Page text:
Are risky movies difficult to make? Sure they are. Just not at movie studios like Disney.
Disney? Well, yes. Not the Sneezy-Dopey-Happy Disney that you remember from . . . March ("Doug's 1st Movie") or even . . . February ("My Favorite Martian"). Not the Disney that recently distanced itself from "Dogma," an irreverent take on Catholicism that the Disney-owned art-house studio, Miramax, felt compelled to jettison.
No, there's another Disney. Lately the most image-conscious of all studios suddenly finds itself with a list of edgy projects more often associated with scrappy independent distributors.
Surprise: Disney had three films (most of the major studios had none) at the Cannes festival this year: There was a black comedy about the McCarthy era by director Tim Robbins ("Dead Man Walking") called "Cradle Will Rock," to be released in the fall. There was a $5 million feature by the quirky David Lynch ("Blue Velvet," "Twin Peaks") called "The Straight Story," about a man who rides his lawn mower halfway across the country to see an estranged, sick brother. There was also director Spike Lee's racy drama "Summer of Sam," about a group of streetwise friends in the Bronx in 1977, which had been threatened by the ratings board with an NC-17 until Lee recut it to an R. (It opens at the end of July.)
Disney also has a movie being written by newcomer Wes Anderson, who came up with last year's off-the-wall comedy "Rushmore," about a feisty high school nerd, and is shooting a movie based on Homer's "Odyssey" directed by Ethan and Joel Coen ("Fargo," "Barton Fink"). That one is called "Oh Brother, Where Art Thou?" and it definitely will not have any cuddly Cyclops tie-in toys. (In the Coens' hands, Cyclops becomes a Klansman with a one-hole hood.)
What's going on? Could a nose ring for Mickey Mouse be far behind?
As Disney has reduced its movie production slate to about 20 per year, the house that Walt built has also taken some risks on modestly budgeted, unusual fare. With the moviemaking business in a slump, one way to get through it is to take a chance on talent, says studio chief Joe Roth.
"What you're seeing is the proportion of these movies being greater because we're making fewer large dramas. Frankly, those movies end up costing too much money," says Roth, a former filmmaker himself. He forged relationships with quirky directors like the Coen brothers while an executive at 20th Century Fox, but insists that his choices are financially sound.
"It's hard to find good, young filmmakers whose work you think is great," he says. "And if you can make these movies for a price they can be financially responsible moves."
Even prickly directors like Lee seem to feel comfortable with the artistic freedom at a place sometimes referred to as "Mauschwitz" for its severe work ethic and penny-pinching ethos. He told reporters in Cannes that Roth "has been supporting me from the get-go."
Similarly, other Disney directors hardly fit the conservative mold. Anderson is a 27-year-old geeky intellectual with thick glasses and a severe, introverted personality; critics showered his "Rushmore" last year with praise. Robbins is a leftist filmmaker who doesn't take kindly to studio interference. Oddly enough, Walt Disney was an unapologetic commie-basher.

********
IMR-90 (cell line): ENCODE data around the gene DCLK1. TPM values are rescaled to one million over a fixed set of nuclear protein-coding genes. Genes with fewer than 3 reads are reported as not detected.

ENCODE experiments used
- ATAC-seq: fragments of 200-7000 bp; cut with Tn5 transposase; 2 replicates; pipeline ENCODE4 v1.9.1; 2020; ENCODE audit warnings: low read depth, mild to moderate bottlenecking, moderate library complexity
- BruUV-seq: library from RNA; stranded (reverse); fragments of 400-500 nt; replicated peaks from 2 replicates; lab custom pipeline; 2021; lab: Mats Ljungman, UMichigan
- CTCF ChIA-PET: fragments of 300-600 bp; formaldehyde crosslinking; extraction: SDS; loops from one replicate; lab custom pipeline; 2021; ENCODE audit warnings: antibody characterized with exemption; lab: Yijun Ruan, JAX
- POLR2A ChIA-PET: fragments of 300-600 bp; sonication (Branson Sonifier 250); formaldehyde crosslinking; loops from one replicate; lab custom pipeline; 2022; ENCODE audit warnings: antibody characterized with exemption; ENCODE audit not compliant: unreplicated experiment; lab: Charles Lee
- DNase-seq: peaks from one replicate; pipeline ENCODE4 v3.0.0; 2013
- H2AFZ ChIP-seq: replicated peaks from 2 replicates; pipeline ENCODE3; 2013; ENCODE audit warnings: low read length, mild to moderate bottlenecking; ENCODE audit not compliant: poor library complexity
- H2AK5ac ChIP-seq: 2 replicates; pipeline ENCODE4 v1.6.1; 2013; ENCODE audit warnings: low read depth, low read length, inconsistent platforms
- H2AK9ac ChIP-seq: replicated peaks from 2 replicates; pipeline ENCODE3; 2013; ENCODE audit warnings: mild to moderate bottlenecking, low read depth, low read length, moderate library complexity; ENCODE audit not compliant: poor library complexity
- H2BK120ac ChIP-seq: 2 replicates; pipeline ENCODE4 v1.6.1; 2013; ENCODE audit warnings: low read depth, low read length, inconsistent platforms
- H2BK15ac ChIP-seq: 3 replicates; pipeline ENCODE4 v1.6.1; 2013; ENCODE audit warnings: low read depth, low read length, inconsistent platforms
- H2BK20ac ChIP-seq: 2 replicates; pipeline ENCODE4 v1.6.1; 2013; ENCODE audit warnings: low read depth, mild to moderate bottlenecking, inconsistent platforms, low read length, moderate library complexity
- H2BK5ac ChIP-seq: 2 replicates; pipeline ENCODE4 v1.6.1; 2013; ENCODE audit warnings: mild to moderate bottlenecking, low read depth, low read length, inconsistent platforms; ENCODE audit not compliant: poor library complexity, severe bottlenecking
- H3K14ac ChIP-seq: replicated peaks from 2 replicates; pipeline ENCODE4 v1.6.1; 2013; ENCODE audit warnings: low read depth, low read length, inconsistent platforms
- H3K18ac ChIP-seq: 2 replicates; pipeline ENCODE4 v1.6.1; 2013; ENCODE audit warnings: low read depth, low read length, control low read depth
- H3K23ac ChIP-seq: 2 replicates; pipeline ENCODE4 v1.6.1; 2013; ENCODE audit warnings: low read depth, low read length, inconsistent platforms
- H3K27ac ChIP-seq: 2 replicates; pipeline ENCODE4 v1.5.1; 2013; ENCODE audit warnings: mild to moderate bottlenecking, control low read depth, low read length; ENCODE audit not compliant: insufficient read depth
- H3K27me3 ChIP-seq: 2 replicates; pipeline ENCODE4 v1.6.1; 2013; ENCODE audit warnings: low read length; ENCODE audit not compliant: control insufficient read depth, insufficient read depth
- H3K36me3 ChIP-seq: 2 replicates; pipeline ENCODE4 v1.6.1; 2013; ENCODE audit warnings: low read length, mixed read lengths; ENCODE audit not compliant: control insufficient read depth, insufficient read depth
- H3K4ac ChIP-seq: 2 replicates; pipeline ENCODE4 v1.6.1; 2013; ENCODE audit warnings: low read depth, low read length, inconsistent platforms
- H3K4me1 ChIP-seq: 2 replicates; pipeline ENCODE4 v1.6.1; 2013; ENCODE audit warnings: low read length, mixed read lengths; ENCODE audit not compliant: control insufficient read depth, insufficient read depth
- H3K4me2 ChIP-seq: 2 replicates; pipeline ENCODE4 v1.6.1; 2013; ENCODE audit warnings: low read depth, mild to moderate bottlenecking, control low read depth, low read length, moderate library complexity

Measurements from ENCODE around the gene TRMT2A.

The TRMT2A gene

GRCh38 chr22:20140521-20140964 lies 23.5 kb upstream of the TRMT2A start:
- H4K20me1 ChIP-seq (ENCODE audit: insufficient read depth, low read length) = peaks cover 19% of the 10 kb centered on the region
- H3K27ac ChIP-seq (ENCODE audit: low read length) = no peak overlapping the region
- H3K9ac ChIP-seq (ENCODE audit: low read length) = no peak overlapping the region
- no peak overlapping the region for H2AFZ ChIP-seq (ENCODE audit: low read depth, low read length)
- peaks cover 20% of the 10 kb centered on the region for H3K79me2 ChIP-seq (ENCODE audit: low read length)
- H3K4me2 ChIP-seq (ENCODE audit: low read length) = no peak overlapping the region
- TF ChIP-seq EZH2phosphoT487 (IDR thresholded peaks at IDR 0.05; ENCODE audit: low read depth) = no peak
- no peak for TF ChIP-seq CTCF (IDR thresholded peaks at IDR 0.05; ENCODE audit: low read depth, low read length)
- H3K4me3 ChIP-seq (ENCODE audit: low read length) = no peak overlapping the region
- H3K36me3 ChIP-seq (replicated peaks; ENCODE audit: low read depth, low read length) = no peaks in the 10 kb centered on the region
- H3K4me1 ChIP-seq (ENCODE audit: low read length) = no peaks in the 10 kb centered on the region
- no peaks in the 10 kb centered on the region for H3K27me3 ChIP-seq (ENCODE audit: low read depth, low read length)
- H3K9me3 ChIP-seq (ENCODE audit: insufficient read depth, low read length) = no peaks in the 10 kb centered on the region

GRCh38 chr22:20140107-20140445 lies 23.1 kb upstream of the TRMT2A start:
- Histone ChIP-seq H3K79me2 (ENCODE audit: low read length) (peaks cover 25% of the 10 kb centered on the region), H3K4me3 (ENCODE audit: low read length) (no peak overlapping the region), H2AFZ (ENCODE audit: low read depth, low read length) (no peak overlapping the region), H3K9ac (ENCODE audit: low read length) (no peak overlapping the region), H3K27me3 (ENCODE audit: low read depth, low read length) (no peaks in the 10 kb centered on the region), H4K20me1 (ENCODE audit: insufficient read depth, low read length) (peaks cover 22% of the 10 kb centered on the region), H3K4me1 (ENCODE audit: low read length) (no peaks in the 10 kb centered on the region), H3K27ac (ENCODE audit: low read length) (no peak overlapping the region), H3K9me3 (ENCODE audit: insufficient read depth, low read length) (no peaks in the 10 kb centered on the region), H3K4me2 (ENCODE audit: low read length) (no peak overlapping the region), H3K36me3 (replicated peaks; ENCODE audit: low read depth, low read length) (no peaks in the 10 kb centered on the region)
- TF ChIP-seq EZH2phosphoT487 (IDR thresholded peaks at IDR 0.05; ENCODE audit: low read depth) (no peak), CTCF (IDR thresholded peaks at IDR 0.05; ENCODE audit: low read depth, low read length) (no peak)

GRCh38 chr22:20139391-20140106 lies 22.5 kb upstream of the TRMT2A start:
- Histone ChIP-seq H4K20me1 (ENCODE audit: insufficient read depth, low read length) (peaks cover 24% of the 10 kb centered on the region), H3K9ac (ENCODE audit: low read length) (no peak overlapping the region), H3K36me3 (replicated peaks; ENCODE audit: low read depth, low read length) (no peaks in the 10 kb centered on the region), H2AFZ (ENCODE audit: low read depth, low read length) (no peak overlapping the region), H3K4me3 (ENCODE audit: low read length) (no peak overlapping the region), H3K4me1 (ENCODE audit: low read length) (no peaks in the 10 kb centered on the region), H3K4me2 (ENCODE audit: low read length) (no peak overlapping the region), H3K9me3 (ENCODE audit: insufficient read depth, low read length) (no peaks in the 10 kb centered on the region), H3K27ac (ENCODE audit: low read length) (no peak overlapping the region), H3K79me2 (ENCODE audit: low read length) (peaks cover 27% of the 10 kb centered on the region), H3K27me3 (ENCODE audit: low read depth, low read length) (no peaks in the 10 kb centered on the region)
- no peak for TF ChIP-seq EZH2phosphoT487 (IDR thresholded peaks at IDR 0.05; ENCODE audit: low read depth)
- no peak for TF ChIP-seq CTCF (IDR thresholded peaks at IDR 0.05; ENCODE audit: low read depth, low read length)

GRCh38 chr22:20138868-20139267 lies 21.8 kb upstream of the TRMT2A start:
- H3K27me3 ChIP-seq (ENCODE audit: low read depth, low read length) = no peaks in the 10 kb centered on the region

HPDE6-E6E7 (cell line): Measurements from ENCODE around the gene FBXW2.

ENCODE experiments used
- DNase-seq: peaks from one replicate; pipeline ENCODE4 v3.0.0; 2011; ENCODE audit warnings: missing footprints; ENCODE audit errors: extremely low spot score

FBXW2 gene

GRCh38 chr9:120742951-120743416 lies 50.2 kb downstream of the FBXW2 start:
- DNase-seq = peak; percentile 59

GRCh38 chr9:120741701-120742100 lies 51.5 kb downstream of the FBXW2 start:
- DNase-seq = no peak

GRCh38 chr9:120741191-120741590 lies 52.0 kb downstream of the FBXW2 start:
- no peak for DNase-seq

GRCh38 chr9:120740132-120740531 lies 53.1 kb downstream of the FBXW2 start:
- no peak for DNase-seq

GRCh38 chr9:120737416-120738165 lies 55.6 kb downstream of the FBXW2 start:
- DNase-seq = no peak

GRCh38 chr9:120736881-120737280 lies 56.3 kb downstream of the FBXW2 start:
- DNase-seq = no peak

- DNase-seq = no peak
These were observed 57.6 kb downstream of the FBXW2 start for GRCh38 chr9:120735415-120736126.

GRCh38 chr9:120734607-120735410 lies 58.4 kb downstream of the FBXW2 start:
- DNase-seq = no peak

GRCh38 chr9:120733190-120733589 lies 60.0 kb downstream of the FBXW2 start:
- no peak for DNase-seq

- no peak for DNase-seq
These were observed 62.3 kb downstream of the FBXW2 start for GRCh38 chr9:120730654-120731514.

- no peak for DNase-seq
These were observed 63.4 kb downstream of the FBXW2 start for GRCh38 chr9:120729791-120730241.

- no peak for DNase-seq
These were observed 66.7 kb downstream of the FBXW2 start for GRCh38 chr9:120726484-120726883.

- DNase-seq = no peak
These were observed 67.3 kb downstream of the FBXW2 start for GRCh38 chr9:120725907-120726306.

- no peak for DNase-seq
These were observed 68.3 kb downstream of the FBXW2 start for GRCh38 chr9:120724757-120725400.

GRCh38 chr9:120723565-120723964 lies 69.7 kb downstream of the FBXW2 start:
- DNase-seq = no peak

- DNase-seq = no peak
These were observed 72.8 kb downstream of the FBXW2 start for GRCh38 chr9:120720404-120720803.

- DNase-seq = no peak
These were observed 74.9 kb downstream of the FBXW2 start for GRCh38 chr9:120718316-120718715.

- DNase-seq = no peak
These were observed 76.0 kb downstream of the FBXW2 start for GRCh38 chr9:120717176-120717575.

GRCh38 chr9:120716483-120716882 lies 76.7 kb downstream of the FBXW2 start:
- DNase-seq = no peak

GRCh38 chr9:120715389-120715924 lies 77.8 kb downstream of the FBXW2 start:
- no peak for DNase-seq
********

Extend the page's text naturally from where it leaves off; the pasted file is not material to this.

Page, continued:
"This is not exactly the image you would have of a Disney filmmaker. The traditional image of a Disney filmmaker is someone who's invisible," says Richard Jewell, a film history professor at the University of Southern California. "Think of the late years of Walt Disney, of movies like 'Flubber'; do we remember any filmmakers who made those? They're Disney--not auteur--films." Even in the period just before Roth's tenure, when former studio chief Jeffrey Katzenberg tried to revive the company with animation hits and mid-range-budget movies, Disney was not known as a place that nurtured cutting-edge talent.
Most ironic is that Disney chooses this route just as the trail-blazing Miramax, owned by the corporate parent Walt Disney Co., is distancing itself from controversy. As rumors leaked a month ago that the still-unfinished "Dogma," from writer-director Kevin Smith ("Clerks," "Chasing Amy"), was anti-Catholic, Miramax decided to save Disney the headache. Studio chiefs Harvey and Bob Weinstein bought the film themselves for $14 million and are now negotiating with independent distributors.
(Reviewers who saw "Dogma" in Cannes concluded that the film, while not an advertisement for the Vatican, was basically pro-Catholic.)
To be sure, Disney is still in the business of kids' entertainment, and has its highest hopes for the summer pinned to its animated "Tarzan." But Roth says he has every intention of continuing to seek out non-mainstream projects that appeal to him, whatever the Disney image may be. That's a strategy that can work as long as the movies succeed at the box office.
"If some of these films take off, as sometimes smaller, unusual films do, he'll be a genius," says Jewell. "If they don't, and they embarrass the company, he'll have problems."
CAPTION: From left, Al Palagonia, Ken Garito, John Leguizamo, Michael Rispoli and Adrien Brody in Spike Lee's "Summer of Sam," one of three Disney films at Cannes.
CAPTION: Susan Sarandon and John Cusack in Tim Robbins's "Cradle Will Rock," well received at Cannes and now scheduled for a fall U.S. release.
CAPTION: New Mouseketeers: There's nothing Mickey Mouse about upcoming Disney films like "Summer of Sam," about the impact David Berkowitz's 1977 killing spree has on a New York neighborhood, slated for July; or "Tim Robbins's" McCarthy-era comedy "Cradle Will Rock," due in the fall.